Non-Refrigerated Lunch Ideas

Updated on February 03, 2011
K.S. asks from Gilbert, AZ
15 answers

Hi mamas! My son (2.5) goes to a daycare twice a week. I have to pack him a lunch that doesn't require refrigeration. Nothing that needs to be heated up. The only thing I can think of is peanut butter and jelly sandwiches. I would love some other ideas since I know the day is coming when he is tired of the pb&j!

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answers from Phoenix on

My son is now in 3rd grade but I'm still always looking for ideas!

Home made Lunchables are great - keep it simple for preschoolers tho- make them PB& cracker sandwiches instead of bread sandwiches.

I've done things like spread cream cheese and thin lunchmeat on tortilla, roll up and slice into circles. But that goes into an insulated lunch box with a small bottle of water that has had about 1/3 of it frozen in the fridge to act like an ice pack.

Veggies are best eaten when there is a small dipping container like ranch. Or salt for cucumber slices.

I do grilled cheese tortillas (quesadillas) and they are great. mm I think I'll go make me one for lunch right now! ;-)

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answers from Chicago on

My son loves a Cinnamon and Bagel, Fruit Salad, Applesauce & Crackers and cheese, and even cold pizza in his lunch. I know you are concerned about keeping things cold but I have never had a problem packing turkey or ham sandwiches. Freeze yougurt and put in in the lunch box with a plastic spoon. It will keep things cold and still be a nice treat for you child! .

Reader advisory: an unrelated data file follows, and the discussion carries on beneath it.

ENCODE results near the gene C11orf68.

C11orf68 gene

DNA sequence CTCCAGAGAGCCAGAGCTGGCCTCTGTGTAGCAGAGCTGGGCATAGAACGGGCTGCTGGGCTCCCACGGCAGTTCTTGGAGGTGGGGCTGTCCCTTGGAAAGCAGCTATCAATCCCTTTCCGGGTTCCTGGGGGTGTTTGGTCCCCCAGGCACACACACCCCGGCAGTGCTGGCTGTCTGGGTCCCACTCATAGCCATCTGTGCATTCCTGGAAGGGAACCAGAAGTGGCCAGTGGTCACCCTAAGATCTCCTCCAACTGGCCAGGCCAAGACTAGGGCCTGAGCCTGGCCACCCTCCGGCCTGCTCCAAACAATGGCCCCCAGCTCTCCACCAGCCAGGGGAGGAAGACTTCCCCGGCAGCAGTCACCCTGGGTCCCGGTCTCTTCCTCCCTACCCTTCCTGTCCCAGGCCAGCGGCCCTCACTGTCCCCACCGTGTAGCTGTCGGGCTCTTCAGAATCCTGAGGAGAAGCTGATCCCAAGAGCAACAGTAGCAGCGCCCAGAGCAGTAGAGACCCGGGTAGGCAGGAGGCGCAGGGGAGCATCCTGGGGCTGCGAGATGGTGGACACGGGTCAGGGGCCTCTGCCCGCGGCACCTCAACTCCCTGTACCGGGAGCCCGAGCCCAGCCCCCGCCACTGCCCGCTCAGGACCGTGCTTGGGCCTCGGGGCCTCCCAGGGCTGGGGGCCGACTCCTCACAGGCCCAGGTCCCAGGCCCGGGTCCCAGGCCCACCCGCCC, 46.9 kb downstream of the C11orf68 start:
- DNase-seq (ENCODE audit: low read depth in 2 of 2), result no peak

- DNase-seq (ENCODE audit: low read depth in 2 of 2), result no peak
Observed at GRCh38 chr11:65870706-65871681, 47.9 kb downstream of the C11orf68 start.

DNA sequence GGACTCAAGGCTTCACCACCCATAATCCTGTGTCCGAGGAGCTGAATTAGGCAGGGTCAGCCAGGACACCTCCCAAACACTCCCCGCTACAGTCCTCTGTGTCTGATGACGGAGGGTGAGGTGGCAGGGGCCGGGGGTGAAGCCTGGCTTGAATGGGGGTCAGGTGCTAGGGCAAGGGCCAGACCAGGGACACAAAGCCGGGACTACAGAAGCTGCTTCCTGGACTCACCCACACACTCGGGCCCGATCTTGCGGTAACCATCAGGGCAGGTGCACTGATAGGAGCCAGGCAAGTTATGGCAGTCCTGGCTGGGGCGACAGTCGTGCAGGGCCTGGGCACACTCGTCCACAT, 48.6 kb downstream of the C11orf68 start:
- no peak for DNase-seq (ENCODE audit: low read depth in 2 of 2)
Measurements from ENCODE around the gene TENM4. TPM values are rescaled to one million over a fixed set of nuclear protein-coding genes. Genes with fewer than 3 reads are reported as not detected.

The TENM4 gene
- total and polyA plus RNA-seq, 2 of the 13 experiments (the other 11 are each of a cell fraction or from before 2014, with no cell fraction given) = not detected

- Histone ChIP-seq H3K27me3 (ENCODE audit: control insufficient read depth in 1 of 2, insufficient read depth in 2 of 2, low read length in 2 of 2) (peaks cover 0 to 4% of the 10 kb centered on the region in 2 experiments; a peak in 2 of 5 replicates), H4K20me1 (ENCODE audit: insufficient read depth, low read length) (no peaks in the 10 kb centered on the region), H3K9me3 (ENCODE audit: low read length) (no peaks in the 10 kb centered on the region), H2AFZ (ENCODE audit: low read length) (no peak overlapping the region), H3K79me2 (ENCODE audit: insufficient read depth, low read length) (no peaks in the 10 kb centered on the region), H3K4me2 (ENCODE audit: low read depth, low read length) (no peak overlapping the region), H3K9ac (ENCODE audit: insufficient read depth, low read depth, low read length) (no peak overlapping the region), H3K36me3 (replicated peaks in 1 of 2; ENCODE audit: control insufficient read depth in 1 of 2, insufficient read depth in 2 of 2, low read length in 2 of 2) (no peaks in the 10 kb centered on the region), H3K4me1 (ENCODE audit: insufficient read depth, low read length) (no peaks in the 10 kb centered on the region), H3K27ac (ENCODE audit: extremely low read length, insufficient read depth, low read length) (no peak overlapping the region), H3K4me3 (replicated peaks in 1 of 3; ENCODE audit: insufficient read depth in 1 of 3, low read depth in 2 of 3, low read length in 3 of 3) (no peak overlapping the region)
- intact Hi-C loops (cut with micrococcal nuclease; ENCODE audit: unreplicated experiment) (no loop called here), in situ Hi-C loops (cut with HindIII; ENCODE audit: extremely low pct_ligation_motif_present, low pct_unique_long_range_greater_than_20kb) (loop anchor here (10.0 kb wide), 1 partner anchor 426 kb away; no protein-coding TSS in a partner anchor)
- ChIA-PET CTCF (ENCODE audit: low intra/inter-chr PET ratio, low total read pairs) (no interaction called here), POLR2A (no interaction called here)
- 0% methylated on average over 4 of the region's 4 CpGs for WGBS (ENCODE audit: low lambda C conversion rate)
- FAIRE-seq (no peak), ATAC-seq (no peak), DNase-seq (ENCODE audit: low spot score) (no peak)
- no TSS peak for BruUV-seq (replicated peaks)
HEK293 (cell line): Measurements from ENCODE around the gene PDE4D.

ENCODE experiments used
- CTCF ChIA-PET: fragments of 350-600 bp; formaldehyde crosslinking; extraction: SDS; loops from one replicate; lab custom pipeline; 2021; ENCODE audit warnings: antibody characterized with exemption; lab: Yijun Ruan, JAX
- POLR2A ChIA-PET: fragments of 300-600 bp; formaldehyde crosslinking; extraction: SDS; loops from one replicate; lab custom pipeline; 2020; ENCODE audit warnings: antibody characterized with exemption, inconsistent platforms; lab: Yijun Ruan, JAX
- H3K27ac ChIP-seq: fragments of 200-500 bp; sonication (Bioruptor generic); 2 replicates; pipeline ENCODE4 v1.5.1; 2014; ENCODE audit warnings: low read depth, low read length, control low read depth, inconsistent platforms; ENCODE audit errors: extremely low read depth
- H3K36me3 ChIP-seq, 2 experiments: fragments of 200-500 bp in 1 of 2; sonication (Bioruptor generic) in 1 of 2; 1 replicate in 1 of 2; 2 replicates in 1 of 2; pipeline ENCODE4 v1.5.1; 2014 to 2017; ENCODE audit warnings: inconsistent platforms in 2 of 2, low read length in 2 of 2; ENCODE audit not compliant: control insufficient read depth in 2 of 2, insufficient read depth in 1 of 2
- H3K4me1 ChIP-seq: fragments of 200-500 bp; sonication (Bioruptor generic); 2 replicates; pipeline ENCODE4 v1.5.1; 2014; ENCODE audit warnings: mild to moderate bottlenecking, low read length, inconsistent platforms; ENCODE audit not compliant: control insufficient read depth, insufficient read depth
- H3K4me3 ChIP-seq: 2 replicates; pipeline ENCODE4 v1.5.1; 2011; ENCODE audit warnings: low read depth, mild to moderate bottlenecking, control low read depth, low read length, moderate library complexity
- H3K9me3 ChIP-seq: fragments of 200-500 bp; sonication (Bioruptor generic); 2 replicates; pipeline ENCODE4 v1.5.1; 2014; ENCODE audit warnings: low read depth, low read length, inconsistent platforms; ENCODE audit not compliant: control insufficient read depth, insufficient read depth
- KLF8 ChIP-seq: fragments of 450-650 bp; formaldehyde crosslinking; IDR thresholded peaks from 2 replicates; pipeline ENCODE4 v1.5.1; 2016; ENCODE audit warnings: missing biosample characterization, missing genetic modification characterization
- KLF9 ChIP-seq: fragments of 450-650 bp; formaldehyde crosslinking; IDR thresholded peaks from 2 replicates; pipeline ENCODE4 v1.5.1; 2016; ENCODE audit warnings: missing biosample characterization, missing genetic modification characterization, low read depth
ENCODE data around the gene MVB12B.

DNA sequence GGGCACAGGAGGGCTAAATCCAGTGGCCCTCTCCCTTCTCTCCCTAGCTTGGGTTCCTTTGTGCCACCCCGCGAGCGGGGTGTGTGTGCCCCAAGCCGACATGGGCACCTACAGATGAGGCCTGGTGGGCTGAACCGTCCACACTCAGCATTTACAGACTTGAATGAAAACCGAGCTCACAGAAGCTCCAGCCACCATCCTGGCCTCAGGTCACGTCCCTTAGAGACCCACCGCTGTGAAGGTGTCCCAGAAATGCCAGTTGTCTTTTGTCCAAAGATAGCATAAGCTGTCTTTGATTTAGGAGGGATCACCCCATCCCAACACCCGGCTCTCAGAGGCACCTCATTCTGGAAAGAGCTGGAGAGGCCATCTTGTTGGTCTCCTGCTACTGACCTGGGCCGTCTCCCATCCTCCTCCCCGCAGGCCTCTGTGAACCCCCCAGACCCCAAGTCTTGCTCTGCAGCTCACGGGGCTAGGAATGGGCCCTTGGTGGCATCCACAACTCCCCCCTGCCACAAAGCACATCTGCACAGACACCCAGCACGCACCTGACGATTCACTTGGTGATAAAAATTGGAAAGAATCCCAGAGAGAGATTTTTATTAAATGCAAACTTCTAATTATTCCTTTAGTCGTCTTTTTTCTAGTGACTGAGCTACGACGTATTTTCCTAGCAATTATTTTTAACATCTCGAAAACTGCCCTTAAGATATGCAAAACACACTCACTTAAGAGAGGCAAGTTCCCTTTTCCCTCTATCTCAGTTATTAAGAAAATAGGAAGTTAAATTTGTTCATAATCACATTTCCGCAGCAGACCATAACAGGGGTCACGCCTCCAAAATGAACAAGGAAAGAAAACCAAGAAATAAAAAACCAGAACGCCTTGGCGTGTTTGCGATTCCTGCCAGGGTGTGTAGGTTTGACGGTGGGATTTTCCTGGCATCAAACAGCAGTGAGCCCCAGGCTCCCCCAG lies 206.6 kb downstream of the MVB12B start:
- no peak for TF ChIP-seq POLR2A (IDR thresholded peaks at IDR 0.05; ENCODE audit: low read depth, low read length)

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answers from Phoenix on

when my kids were smaller they took chicken nuggets, cooked hot dogs, lunch meats, sliced cheese or cheese sticks, applesauce cups, puddings, crackers, chips, go-gurts, fresh fruits like banana's, sliced apples and oranges and clementines. you can also put an ice pack in to help keep things cold.

1 mom found this helpful


answers from Kansas City on

I feel stupid that I'm drawing a blank here. But, in the event something needs to be refridgerated (kept cold for a few short hours) I would put a frozen go-gurt or capri sun (or juice box) in the lunch. It would thaw by lunch and keep food cold. I do this when I send my son with (peeled) boiled eggs or ham and turkey rollups, ect....maybe a cheap (non toxic) ice pack would work too?

1 mom found this helpful


answers from Santa Fe on

There are ways of keeping cold things cold and hot things hot without the aid of a refrigerator or oven. Expand your thinking to include thermoses and "blue ice" style freezer blocks, which even come in kid-friendly shapes and patterns. Celery, carrot, and cheese sticks are nicer with a cold-boost, as is juice.

Think also about alternatives to the bread in sandwiches. I've used cucumber (Sliced cucumber spread with a soft cheese (i.e., boursin) and a slice of ham) and tortillas (cut into circles using a small cup).